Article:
With the cost of higher education in an ever-increasing spiral, it's nice to know there are some good values left, even if college bargains are thin on the ground.
Rice is ranked fourth on the list of best values in private universities. With a total annual cost of $46,321, Rice has the lowest pricetag of all of Kiplinger's top 25 universities.
Though affordability factors played a large role, Kiplinger first looks at the quality of the institutions it ranks.
"Ever met parents who dream of sending their child to a mediocre college just because it’s cheap? Neither have we," intone the editors.
So they start with factors like the student-to-faculty ratio, rankings and test scores of incoming students and how many students return after freshman year and eventually graduate. Then they look at affordability and financial aid.
With these criteria in place, Rice followed only Princeton, Yale and Caltech in the private university list. Among liberal arts colleges, which were ranked separately, Swarthmore took the top spot, followed by Pomona and Williams College.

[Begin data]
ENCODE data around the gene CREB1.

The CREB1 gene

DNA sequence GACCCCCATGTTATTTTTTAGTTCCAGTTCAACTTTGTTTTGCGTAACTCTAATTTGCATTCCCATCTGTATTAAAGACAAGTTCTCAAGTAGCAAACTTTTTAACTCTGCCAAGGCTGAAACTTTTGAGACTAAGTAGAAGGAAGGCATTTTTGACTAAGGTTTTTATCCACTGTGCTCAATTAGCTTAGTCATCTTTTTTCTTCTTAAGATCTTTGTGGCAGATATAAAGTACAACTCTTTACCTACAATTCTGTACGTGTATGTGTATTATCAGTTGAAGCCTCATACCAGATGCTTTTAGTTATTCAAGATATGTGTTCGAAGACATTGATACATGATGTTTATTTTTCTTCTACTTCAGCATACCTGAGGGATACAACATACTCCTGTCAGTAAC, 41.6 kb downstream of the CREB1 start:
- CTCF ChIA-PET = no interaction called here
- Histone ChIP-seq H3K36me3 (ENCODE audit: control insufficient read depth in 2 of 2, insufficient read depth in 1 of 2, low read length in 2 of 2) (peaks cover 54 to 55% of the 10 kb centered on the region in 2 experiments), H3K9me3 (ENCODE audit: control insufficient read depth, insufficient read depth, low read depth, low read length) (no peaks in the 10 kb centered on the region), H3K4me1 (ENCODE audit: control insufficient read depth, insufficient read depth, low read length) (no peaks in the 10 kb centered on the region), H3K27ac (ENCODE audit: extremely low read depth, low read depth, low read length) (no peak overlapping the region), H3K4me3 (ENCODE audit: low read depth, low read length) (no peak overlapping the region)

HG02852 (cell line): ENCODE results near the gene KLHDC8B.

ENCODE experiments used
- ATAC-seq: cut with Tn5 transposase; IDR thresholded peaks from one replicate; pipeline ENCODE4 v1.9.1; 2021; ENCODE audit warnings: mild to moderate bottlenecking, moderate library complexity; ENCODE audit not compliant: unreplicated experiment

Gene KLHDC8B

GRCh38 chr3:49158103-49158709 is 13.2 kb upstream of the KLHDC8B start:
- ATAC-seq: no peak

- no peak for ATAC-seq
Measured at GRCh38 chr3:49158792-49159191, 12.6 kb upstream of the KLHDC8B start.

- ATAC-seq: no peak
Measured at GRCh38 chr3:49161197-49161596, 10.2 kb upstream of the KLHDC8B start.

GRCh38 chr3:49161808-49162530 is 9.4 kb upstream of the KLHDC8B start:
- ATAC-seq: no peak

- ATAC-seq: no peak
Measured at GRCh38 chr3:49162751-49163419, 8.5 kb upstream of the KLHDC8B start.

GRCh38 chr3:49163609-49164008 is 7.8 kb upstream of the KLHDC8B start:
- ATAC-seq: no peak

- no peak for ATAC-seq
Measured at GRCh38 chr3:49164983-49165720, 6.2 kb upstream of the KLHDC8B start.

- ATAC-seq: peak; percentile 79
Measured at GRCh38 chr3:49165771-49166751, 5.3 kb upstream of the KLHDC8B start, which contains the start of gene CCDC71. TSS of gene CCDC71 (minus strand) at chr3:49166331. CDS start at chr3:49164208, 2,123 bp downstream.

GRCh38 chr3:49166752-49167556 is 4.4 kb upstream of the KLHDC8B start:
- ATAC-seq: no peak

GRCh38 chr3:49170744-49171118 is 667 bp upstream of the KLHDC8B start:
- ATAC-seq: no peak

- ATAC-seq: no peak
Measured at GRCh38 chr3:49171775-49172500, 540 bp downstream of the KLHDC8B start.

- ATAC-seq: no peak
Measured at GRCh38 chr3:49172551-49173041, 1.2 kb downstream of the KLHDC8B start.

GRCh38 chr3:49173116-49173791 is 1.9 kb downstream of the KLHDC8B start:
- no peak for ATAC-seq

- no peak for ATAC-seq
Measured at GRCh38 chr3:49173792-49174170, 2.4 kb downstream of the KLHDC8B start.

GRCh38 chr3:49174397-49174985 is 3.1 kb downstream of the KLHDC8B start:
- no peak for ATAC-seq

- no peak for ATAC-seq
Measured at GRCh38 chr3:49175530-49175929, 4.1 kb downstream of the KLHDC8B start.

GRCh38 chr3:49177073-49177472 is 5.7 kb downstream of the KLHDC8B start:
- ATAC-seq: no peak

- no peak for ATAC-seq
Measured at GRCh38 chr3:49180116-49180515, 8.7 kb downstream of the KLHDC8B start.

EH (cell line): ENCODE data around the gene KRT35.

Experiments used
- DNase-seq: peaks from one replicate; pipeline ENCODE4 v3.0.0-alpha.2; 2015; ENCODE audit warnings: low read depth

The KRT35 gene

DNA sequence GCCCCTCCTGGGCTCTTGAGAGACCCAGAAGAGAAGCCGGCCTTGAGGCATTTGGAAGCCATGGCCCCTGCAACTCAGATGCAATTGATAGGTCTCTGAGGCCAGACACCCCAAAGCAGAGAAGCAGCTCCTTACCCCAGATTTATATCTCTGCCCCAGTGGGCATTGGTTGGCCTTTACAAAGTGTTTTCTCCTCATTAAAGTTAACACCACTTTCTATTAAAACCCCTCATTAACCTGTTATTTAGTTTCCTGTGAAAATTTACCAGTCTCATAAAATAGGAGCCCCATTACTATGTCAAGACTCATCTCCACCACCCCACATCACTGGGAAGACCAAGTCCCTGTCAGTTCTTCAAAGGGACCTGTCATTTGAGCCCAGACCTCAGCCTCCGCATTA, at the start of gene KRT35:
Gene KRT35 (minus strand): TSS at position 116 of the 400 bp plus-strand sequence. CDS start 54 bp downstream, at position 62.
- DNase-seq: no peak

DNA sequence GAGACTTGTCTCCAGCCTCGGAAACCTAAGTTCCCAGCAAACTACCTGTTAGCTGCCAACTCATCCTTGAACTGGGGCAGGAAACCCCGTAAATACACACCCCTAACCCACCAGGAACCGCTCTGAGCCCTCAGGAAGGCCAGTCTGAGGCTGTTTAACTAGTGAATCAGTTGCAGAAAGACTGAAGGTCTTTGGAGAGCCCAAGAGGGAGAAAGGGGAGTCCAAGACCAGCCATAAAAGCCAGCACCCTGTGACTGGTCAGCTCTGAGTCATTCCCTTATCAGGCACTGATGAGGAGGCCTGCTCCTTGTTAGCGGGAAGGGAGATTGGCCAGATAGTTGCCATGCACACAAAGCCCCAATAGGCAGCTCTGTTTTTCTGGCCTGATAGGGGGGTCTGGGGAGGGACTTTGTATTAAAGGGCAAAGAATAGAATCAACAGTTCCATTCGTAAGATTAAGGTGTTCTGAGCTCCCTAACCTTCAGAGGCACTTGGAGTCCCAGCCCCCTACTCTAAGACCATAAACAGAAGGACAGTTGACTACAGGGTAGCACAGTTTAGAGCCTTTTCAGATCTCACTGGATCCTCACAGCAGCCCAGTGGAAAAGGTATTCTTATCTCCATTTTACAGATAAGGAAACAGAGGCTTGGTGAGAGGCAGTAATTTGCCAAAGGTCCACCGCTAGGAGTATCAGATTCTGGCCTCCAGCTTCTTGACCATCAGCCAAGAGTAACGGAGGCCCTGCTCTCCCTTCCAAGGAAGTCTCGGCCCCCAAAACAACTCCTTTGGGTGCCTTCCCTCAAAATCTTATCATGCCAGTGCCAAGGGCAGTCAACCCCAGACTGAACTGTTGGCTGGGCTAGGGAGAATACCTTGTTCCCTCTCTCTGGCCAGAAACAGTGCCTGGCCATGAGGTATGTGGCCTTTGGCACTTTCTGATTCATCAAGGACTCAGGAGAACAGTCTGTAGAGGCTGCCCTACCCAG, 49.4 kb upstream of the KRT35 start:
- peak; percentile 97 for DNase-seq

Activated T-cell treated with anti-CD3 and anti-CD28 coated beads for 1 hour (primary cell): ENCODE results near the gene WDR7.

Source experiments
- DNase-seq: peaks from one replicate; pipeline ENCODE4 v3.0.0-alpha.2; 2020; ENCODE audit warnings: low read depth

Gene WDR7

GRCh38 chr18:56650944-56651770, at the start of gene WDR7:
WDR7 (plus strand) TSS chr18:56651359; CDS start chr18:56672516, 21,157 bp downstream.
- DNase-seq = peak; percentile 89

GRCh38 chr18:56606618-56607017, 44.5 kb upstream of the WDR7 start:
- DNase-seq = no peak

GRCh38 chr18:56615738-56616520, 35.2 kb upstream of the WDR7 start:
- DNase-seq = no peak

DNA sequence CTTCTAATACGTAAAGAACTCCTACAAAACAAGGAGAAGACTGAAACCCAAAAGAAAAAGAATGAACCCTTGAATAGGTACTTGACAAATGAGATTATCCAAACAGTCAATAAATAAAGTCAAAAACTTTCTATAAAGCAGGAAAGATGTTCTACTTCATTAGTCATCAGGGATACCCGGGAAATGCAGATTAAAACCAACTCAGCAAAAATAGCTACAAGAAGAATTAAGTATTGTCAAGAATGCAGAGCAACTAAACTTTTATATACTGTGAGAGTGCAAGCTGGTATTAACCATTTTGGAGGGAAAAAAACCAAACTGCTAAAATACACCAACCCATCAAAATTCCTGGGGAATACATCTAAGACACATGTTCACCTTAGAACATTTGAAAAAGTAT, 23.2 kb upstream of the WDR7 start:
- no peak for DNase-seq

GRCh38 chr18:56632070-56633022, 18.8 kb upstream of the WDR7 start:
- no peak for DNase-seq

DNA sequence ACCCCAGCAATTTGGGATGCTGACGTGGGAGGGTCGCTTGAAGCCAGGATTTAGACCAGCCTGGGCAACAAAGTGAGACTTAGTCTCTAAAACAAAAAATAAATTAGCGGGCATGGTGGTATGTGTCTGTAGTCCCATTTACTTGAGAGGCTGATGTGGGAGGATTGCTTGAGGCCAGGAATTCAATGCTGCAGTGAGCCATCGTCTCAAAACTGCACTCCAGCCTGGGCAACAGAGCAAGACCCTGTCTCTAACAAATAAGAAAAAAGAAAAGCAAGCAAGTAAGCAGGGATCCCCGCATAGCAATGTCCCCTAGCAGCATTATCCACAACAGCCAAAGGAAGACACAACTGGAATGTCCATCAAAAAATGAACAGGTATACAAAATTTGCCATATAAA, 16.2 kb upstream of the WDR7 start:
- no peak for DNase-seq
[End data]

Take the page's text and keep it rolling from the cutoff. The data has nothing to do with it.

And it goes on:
This small, top-flight institution goes head-to-head with MIT for its science and engineering programs and with Juilliard for music. It boasts a student-faculty ratio of five to one, second only to Caltech. Rice draws — and keeps — outstanding students: 72% of this year’s freshmen ranked in the top 5% of their high school class, and 93% of students stick around to graduate. Have we mentioned the price? Tuition-free until 1965, Rice remains a relative bargain. Its total annual cost -- $46,321 -- runs $6,000 to $7,000 less than that of many of its counterparts, including Duke, Stanford and Vanderbilt. Rice knocks off more than half that amount, on average, for students who qualify for need-based aid. “We have a special, historic commitment to be an affordable university,” says [Rice president David] Leebron.